They may help instill a sense of relaxation but treating yourself to regular facials is also essential to maintaining a regular pattern of exfoliation and healthy skin. When the skin is properly and frequently exfoliated, the normal rate of cell turnover ensues, which translates to softer skin that is more even in tone, less prone to breakouts and shows fewer signs of aging.
Spa Facials vs Medical Facials. What’s the Difference?
Facials are offered almost everywhere, from salons and luxury spas to dermatologists’ and plastic surgeons’ offices. So, what are the differences between them—and how do you know which you’ll best benefit from?
The Spa Facial
If you choose to have a facial done at a spa, expect more of a relaxing and pampering experience. Skin problems can be tackled, but the ingredients are more comforting and soothing. And while they can be effective, they may not be as strong or medically-based as what you can get at a doctor’s office.
Steam is Used
A steam-emitting machine is positioned close to the skin to “open up” pores and soften oil that has hardened within them. “Steam prepares the skin for extractions,” says celebrity aesthetician Joanna Vargas. “But some skin types are too sensitive for it. And if not done properly, it can cause extreme redness and even burn the skin.”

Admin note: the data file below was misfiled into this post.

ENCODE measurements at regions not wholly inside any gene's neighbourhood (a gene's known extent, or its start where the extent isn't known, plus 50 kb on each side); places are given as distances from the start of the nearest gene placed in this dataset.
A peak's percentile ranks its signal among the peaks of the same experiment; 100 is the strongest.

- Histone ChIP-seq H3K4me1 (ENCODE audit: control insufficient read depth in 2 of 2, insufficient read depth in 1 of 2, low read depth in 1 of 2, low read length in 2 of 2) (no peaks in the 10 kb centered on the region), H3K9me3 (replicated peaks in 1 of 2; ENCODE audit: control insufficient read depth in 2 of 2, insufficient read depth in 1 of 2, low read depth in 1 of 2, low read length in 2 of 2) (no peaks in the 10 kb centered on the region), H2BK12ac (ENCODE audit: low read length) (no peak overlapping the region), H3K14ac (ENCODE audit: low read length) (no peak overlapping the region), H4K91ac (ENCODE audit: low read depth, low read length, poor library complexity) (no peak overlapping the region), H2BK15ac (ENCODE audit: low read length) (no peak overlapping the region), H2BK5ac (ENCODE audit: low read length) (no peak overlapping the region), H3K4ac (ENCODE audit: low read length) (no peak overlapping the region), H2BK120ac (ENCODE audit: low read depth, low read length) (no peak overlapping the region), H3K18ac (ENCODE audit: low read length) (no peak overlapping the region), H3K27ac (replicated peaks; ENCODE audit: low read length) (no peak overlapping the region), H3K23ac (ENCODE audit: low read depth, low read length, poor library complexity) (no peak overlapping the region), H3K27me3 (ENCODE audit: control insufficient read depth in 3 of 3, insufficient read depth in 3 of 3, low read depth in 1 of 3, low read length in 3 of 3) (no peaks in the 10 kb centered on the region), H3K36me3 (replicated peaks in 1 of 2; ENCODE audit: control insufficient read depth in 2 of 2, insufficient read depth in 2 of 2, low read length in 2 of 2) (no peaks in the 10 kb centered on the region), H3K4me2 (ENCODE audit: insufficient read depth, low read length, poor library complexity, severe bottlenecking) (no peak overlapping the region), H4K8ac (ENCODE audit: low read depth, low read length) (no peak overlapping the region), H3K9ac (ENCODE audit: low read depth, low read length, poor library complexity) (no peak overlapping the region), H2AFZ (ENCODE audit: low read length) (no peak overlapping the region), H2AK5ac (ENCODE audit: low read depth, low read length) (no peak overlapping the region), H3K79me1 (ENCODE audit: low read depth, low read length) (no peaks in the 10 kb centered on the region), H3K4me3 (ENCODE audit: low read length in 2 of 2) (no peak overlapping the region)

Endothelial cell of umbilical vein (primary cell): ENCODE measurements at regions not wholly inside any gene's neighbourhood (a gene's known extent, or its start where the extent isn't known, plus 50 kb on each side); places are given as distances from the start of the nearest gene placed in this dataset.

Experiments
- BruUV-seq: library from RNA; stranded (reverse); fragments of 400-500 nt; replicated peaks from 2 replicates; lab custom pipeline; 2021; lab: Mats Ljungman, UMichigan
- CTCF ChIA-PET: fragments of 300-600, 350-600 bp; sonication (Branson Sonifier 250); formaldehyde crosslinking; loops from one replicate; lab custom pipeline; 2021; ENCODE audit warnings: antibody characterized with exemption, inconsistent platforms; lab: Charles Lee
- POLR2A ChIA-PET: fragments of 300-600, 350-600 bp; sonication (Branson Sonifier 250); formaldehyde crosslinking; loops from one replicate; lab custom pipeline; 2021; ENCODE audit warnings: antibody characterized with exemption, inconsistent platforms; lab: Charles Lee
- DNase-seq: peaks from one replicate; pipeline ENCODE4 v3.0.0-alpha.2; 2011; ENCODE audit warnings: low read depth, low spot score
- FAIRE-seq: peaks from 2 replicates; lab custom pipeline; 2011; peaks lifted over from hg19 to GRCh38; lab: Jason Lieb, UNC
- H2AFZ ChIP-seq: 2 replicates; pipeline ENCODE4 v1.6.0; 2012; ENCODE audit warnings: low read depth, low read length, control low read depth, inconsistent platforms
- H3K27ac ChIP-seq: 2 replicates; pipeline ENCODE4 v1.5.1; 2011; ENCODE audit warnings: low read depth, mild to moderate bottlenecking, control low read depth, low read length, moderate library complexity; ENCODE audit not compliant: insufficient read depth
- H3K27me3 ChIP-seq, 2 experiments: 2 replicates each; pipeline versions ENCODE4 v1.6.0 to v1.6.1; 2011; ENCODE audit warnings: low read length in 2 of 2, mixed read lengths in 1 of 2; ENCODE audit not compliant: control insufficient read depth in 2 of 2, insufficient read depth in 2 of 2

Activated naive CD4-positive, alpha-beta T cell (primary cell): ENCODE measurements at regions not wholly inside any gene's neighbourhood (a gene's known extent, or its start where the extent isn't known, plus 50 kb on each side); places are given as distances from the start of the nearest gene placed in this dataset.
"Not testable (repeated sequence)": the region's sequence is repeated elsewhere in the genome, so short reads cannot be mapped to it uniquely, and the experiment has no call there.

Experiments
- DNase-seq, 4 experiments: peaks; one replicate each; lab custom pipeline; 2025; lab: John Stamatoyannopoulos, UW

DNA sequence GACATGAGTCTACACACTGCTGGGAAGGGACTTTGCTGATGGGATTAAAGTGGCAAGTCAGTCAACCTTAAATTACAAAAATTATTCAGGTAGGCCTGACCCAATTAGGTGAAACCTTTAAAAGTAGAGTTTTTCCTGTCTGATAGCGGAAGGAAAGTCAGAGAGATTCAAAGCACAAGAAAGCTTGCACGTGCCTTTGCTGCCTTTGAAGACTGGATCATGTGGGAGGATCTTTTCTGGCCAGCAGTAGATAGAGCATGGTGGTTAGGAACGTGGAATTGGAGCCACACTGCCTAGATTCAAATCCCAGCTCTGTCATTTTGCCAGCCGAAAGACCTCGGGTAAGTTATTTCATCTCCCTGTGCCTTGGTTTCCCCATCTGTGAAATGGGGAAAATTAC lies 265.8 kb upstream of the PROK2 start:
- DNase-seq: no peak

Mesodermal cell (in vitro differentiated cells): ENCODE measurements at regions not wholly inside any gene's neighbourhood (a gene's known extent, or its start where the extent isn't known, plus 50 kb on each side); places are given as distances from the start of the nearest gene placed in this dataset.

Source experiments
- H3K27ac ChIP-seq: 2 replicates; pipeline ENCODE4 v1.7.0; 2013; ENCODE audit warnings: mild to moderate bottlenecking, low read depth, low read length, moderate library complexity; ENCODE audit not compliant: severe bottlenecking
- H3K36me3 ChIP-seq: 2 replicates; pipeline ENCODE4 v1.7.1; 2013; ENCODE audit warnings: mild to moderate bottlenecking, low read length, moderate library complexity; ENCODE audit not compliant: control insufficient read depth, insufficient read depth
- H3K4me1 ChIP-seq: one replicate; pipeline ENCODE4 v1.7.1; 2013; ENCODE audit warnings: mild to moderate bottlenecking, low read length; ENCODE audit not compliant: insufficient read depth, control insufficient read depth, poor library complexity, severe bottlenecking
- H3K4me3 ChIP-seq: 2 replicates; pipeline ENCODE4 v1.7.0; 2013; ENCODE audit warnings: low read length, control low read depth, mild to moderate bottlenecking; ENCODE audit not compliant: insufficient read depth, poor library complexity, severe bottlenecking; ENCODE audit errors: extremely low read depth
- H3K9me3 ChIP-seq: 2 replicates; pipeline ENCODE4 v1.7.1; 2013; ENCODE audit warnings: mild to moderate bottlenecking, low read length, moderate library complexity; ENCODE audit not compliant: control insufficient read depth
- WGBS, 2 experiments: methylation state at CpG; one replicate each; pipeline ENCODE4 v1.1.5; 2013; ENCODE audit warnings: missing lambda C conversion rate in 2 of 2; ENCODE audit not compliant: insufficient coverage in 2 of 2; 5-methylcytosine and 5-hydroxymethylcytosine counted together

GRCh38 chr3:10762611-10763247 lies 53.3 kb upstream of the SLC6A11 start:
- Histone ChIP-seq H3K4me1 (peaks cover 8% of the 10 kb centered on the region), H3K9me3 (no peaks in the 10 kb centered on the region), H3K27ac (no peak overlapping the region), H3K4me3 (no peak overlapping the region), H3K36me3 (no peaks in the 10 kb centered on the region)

For those who want added indulgence, spa facials can be complemented by other stress-relieving treatments—think a neck, hand or foot massage and even aromatherapy—and further enhanced by a luxurious ambience.
The Medical Facial
Medical facials are not considered luxurious or pampering, but more like a hard-core workout for the skin; they give extra attention to serious skin problems and focus on deep exfoliation. “Medical facials are great for those with specific skin concerns who need a clinical approach to get the results they want,” says Boca Raton, FL, medical aesthetician Cheryl Staurowsky.
Use Different Ingredients and Modalities
Stronger concentrations and prescription-strength ingredients, like retinoids and hydroquinone can be used, as well as light and laser treatments, more aggressive peels and microdermabrasion.
Steam is Not Always Used
“Some clinicians like using alphahydroxy acids to soften the sebum and cellular buildup, as opposed to steam, making extractions easier and less traumatizing to the skin,” says Staurowsky.
Done Under the Supervision of a Plastic Surgeon or Dermatologist
“Licensed aestheticians are well-trained in their craft and extremely knowledgeable about skin care. They should always be on hand to treat any problems, should they arise,” says Studio City, CA, dermatologist Gene Rubinstein, MD.